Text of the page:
Encouraged by Yale University's Walter Camp, the schools began to adopt the rules that would differentiate American football from rugby in the 1880s. The scrimmage was introduced in 1880 and the system of downs in 1882.
However, by the turn of the twentieth century, football had become notoriously dangerous, and 18 college players died in 1905 alone. Colleges responded with a series of rule changes to open up the game, most importantly the forward pass, along with outlawing dangerous formations such as the "flying wedge," and introducing and requiring better equipment such as helmets. The game achieved its modern form by 1912, when the field was changed to its current size, the value of a touchdown increased to six points, and a fourth down added to each possession.
Originally dominated by the Ivy League, football soon captured the interest of colleges nationwide. By 1916, when the Rose Bowl game matching eastern and western teams became an annual event, football had developed a national following, second only to baseball among team sports.
Professional football developed in the mill towns of Pennsylvania and the American Midwest in the early years of the twentieth century. The future National Football League (NFL) was founded in 1920 in Canton, Ohio as the American Professional Football Association; it adopted its current name in 1922. Professional football remained a largely regional sport of secondary importance to college football until after World War II, when television broadcasts boosted NFL football's national appeal. The professional game had surpassed both college football and baseball in popularity by the early 1970s. The first Super Bowl—between the champions of the NFL and the rival American Football League—was played in 1967, and the leagues merged in 1970.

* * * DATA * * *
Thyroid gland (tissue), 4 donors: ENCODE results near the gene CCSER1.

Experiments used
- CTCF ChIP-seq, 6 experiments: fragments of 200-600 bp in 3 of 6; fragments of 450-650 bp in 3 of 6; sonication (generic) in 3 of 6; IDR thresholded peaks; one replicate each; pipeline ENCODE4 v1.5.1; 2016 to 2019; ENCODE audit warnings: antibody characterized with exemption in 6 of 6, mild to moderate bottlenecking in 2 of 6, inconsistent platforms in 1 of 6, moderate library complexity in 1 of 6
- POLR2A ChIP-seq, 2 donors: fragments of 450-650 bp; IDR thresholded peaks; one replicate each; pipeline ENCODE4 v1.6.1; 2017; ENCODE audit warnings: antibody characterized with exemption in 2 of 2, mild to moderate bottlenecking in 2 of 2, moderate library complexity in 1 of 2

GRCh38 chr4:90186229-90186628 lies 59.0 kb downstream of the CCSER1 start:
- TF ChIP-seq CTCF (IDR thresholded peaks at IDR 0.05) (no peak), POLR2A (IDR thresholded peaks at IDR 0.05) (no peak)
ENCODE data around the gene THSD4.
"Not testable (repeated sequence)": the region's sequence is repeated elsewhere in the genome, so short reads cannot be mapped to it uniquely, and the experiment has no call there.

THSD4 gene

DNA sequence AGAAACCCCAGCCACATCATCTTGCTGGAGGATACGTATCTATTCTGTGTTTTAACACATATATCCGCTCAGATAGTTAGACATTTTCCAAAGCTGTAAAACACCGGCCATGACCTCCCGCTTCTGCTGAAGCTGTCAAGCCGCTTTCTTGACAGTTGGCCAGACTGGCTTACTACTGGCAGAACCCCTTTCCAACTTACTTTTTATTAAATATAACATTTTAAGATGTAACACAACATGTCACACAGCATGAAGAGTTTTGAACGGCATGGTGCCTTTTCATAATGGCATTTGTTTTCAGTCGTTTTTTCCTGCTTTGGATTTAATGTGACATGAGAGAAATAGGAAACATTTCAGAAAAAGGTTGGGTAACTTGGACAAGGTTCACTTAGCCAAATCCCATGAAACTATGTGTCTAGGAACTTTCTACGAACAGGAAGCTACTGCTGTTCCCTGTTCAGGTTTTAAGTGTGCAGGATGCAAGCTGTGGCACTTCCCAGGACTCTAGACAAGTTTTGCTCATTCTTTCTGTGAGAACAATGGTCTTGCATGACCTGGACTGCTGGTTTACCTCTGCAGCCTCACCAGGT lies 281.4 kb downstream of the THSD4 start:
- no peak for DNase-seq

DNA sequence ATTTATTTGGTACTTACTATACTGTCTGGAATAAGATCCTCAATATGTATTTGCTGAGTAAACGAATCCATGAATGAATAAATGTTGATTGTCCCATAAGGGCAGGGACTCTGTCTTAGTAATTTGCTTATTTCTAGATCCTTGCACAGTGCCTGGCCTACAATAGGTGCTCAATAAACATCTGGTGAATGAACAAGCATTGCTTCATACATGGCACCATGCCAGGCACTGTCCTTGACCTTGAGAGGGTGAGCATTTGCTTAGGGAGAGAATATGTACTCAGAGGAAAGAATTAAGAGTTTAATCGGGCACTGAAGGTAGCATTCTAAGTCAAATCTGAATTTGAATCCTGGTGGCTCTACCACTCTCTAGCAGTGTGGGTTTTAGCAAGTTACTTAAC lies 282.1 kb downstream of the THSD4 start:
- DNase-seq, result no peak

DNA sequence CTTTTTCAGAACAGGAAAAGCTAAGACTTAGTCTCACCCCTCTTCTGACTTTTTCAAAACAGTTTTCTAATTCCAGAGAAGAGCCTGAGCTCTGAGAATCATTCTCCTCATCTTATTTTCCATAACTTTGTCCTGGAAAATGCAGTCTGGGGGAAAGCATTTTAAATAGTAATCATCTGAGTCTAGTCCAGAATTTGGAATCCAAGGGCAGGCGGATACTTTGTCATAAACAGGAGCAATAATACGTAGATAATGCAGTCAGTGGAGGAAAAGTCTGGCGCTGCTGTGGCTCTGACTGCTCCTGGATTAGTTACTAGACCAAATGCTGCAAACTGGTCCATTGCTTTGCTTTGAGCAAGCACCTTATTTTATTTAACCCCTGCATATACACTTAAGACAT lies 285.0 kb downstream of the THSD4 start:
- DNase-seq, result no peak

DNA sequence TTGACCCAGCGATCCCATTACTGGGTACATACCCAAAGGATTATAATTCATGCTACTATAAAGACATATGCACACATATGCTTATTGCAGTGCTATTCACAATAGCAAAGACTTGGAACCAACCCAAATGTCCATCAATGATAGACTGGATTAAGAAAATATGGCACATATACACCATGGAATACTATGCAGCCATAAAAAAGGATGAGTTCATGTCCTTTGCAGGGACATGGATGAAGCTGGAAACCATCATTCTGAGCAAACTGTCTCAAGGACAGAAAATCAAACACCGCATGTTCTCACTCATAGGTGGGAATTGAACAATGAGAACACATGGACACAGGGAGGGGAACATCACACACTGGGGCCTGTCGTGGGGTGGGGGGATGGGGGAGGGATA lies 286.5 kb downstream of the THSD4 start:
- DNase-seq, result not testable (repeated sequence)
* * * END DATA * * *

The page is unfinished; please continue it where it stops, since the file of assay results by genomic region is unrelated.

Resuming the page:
Befitting its status as a popular sport, football is played in leagues of different size, age, and quality, in all regions of the country. Organized football is played almost exclusively by men and boys, although a few amateur and semi-professional women's leagues have begun in recent years.
The 32-team National Football League (NFL) is currently the only major professional American football league. There are no developmental or minor leagues, but the similar sports Arena football and Canadian football are considered lower-level leagues.
College football is also popular throughout North America. Nearly every college and university has a football team, no matter its size, and plays in its own stadium. The largest, most popular collegiate teams routinely fill stadiums larger than 60,000. Several college stadiums seat more than 100,000 fans and usually fill them to capacity. The weekly autumn ritual of college football includes marching bands, cheerleaders, homecoming parties, and the tailgate party, and forms an important part of the culture in much of small town America. Football is generally the major source of revenue to the athletic programs of schools, public and private, in the United States.
Most American high schools also have football teams. In the Southern United States, many schools regularly fill stadiums holding over 10,000 fans and can afford artificial playing surfaces. Since high schools in the United States are tied to the town they are situated in, the football team is often a chief source of civic pride in small towns, and football heroes are very well-regarded in their communities.
Football is also played recreationally by amateur and youth teams (e.g., the Pop Warner little-league programs). There are also many "semi-pro" teams in leagues where the players are paid to play but at a small enough salary that they generally must also hold a full-time job.